It’s a good time for golf. - Rex Hoggard


On Tommy Fleetwood's continued success ...

There have been scores of talented European players whose skills didn’t translate to the PGA Tour … and maybe, in a few years, Tommy Fleetwood will prove to be no different.

He sure looks like the real deal, though.  

His title defense in Abu Dhabi – on the strength of a back-nine 30 in windy conditions – was his third title in the past 12 months and 11th top-10 overall. A few of those have come in majors and World Golf Championship events, too, which led the reigning Race to Dubai champion to accept PGA Tour membership for this season.

Beginning at Riviera, he plans to play exclusively in the States through May, then reassess for the rest of the year. Hope he sticks, because he’s a fun personality with tons of game. - Ryan Lavner

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Rahm passes Spieth to become world No. 2

By Nick MentaJanuary 22, 2018, 1:25 am

With his win Sunday at the CareerBuilder Challenge, Jon Rahm picked up his second PGA Tour victory and moved to No. 2 in the FedExCup points standings.

He picked up one more No. 2, too.

The 23-year-old Spaniard passed Jordan Spieth to move to No. 2 in the Official World Golf Ranking, behind only Dustin Johnson.

In 19 months, since June 2016, Rahm has rocketed from No. 776 in the world to No. 2, thanks in part to his low divisor, his number of events played.

Asked after his playoff victory over Andrew Landry to discuss his rapid ascent up the world rankings, Rahm was almost at a loss.

“It's hard to believe to be honest, passing Jordan Spieth,” he said. “That's a three-time major champion. I only have two wins. He's got 10-plus, right? It's again – I've said it many times – I never thought I was going to be at this point in my life right now.”

Rahm may only have two PGA Tour titles, but this is his fourth worldwide win in the last year, dating back to last season’s Farmers Insurance Open. He also took the Dubai Duty Free Irish Open and the DP World Tour Championship on his way to claiming the European Tour’s 2017 Rookie of the Year Award.

Dating back to the start of last season on the PGA Tour, Rahm has racked up 12 top-10s, three runner-ups, and two wins.

He will head to Torrey Pines next week ready to defend for the first time.

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Brady compares self to Woods after winning AFC title

By Jason CrookJanuary 22, 2018, 1:05 am

Tom Brady and Tiger Woods are two of the all-time greats in their respective sports ... a fact that is not lost on the five-time Super Bowl winning quarterback.

Fresh off leading the New England Patriots to a AFC Championship victory over the Jacksonville Jaguars, Brady was asked about winning the game despite a cut on his throwing hand - which made national news heading into the matchup.

His response invoked the name of a certain 14-time major winner, something that would be tough to pull off, if not for the fact that he is, you know, Tom Brady.

“I think it's kind of arrogant to say it bothered me when we had a pretty good game, so I wouldn't say that," the 40-year-old told reporters after the game. "It's like when Tiger Woods said, ‘That was my C game’ and he won the tournament."

Tiger Woods winning with his "C game" may be a distant memory for golf fans, but no matter what game he brings, his next chance to win comes next week at Torrey Pines during his official comeback to the PGA Tour.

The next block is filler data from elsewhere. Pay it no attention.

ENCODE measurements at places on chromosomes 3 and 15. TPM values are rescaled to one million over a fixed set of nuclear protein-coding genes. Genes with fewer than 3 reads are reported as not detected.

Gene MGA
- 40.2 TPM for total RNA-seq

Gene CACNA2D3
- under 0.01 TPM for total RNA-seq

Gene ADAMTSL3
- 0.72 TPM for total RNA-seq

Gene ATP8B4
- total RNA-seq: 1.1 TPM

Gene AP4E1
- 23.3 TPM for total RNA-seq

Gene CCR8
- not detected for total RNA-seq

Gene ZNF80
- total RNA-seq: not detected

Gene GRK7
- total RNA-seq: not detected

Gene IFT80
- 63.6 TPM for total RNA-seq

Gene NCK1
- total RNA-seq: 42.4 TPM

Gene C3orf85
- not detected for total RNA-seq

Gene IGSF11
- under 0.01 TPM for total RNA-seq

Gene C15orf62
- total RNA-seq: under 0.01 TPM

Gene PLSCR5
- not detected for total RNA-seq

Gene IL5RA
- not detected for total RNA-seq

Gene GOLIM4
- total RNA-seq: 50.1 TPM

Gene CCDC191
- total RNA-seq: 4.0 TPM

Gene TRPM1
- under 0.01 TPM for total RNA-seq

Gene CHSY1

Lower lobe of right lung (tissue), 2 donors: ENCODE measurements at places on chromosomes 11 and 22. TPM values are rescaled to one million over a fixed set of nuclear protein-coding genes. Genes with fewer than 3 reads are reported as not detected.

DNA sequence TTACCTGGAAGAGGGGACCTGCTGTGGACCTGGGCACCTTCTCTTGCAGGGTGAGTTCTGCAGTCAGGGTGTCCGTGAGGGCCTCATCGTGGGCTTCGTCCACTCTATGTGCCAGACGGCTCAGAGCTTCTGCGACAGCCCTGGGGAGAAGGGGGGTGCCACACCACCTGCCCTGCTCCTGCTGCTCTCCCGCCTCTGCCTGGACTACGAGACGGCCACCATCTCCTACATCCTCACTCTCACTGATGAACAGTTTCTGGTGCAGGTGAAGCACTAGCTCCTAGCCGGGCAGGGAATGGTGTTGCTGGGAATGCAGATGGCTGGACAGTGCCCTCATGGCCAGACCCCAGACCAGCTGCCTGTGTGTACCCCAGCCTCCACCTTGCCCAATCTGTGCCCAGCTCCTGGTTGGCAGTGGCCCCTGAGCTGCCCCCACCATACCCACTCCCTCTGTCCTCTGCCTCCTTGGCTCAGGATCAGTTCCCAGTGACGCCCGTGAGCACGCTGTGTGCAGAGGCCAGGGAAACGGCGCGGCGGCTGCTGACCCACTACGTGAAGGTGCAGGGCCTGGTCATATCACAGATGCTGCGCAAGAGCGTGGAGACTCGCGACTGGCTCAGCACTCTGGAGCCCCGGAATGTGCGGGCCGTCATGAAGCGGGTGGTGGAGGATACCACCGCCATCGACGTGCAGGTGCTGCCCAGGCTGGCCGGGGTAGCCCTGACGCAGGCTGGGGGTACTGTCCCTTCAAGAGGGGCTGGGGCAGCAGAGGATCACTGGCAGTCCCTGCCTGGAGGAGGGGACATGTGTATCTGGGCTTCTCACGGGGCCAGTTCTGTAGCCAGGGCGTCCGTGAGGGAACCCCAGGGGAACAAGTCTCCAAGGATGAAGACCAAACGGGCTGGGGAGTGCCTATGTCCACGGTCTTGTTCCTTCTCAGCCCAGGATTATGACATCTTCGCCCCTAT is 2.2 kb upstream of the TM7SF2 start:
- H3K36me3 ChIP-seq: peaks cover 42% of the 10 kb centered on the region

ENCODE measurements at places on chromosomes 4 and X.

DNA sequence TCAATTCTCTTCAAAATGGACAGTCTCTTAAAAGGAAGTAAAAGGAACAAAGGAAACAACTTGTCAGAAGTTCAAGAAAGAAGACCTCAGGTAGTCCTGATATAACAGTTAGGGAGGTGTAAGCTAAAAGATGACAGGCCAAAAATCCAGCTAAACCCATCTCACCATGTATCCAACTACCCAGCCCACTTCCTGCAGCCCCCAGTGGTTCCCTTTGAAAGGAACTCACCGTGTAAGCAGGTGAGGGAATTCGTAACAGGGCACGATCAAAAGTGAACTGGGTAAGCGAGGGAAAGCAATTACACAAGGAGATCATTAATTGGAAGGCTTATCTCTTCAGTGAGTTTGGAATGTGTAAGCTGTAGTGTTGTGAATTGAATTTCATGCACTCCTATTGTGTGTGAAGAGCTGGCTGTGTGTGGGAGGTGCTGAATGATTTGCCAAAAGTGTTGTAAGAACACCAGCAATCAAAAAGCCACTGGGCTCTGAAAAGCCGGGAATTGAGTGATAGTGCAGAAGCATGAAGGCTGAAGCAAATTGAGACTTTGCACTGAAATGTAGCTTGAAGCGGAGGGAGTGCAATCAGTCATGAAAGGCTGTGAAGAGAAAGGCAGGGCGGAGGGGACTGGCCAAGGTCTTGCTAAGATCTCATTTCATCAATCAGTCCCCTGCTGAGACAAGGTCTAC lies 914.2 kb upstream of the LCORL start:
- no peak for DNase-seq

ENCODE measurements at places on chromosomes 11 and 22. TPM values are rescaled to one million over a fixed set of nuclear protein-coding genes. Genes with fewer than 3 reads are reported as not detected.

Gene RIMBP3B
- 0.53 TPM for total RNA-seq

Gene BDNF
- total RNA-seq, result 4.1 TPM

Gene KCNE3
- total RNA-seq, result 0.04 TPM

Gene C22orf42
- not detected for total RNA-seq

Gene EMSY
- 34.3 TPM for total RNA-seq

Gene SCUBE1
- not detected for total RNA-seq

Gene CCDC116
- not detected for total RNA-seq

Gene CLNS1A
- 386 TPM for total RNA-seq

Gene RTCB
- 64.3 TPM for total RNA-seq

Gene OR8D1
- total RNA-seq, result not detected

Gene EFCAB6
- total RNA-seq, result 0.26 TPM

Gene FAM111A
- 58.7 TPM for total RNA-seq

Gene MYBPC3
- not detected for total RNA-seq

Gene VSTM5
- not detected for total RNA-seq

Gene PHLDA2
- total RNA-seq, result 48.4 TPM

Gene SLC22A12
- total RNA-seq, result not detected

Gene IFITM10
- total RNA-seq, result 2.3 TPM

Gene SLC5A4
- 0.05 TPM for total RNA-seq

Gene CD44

Brady has a shot at his sixth Super Bowl title in two weeks. The Patriots would probably benefit from him bringing a little better than his "C game" as well.

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Rahm beats Landry in playoff to win CareerBuilder

By Nick MentaJanuary 22, 2018, 1:00 am

Jon Rahm birdied the fourth extra hole Sunday to defeat Andrew Landry in a playoff, win the CareerBuilder Challenge and move to No. 2 in the Official World Golf Ranking. Here’s how things played out in overtime at PGA West:

Leaderboard: Rahm (-22), Landry (-22), John Huh (-20), Adam Hadwin (-20), Martin Piller (-20), Kevin Chappell (-19), Scott Piercy (-19)

What it means: This is Rahm’s second PGA Tour win and his fourth worldwide victory in the last year, dating back to last season’s Farmers Insurance Open. Rahm took the early lead Thursday with an opening 62 and after rounds of 67-70, he started the final round two back. On Sunday, he made five birdies without dropping a single shot on the intimidating Stadium Course. In the clubhouse at 22 under, Rahm watched as Landry made birdie on 18 to force a playoff.

Rahm missed birdie putts that would have ended the tournament on the final hole of regulation and on each playoff hole. Finally, on his fourth trip down 18 of the day, his birdie bid found the cup. With the victory, Rahm passes Jordan Spieth to move to No. 2 in the Official World Golf Ranking, trailing only Dustin Johnson. He enters next week at Torrey Pines looking to defend for the first time.

Best of the rest: A two-time Web.com winner playing his second full season on the PGA Tour, Landry shot 68 Sunday, making birdie on the 72nd hole to force extras. Once Rahm finally made birdie on the fourth playoff hole, Landry's putt to extend slid by on the right edge. This is Landry's best career finish on the PGA Tour. Had he won, he would have secured full Tour status through the 2019-20 season and earned invites to the Masters, Players, and PGA Championships.

Round of the day: Sam Saunders fired an 8-under 64 to register this best finish of the season, a tie for eighth at 18 under. The reigning Web.com Tour Championship winner was 9 under par through 12 holes before making bogey at 13 and parring his way into the clubhouse.

Biggest disappointment: Overnight leader Austin Cook was eyeing his second win of the season but never contended. The RSM champion carded two double bogeys Sunday en route to a 3-over 75, dropping him from the 54-hole lead to a tie for 14th.

Shot of the day: Rahm's putt to win:

Quote of the day: "One of us had to do it and either one of us would have been a well-deserving champion." - Rahm on his playoff victory over Landry